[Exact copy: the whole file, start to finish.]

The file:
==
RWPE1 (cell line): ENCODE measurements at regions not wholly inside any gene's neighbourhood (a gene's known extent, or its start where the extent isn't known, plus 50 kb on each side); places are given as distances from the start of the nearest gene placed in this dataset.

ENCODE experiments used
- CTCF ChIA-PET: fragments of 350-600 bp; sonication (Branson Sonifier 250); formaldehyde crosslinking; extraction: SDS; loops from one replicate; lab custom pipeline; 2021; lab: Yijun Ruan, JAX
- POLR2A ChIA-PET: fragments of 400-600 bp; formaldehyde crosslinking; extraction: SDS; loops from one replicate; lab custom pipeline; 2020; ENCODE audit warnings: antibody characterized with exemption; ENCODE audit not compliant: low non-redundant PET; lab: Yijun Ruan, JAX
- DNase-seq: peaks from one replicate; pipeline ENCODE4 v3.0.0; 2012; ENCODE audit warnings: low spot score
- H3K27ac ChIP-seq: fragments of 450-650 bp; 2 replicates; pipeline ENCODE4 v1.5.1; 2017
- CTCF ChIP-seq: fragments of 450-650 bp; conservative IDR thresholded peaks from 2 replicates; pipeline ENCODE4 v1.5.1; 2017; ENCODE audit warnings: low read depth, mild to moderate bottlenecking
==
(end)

RWPE1 (cell line): ENCODE measurements at regions not wholly inside any gene's neighbourhood (a gene's known extent, or its start where the extent isn't known, plus 50 kb on each side); places are given as distances from the start of the nearest gene placed in this dataset.

ENCODE experiments used
- CTCF ChIA-PET: fragments of 350-600 bp; sonication (Branson Sonifier 250); formaldehyde crosslinking; extraction: SDS; loops from one replicate; lab custom pipeline; 2021; lab: Yijun Ruan, JAX
- POLR2A ChIA-PET: fragments of 400-600 bp; formaldehyde crosslinking; extraction: SDS; loops from one replicate; lab custom pipeline; 2020; ENCODE audit warnings: antibody characterized with exemption; ENCODE audit not compliant: low non-redundant PET; lab: Yijun Ruan, JAX
- DNase-seq: peaks from one replicate; pipeline ENCODE4 v3.0.0; 2012; ENCODE audit warnings: low spot score
- H3K27ac ChIP-seq: fragments of 450-650 bp; 2 replicates; pipeline ENCODE4 v1.5.1; 2017
- CTCF ChIP-seq: fragments of 450-650 bp; conservative IDR thresholded peaks from 2 replicates; pipeline ENCODE4 v1.5.1; 2017; ENCODE audit warnings: low read depth, mild to moderate bottlenecking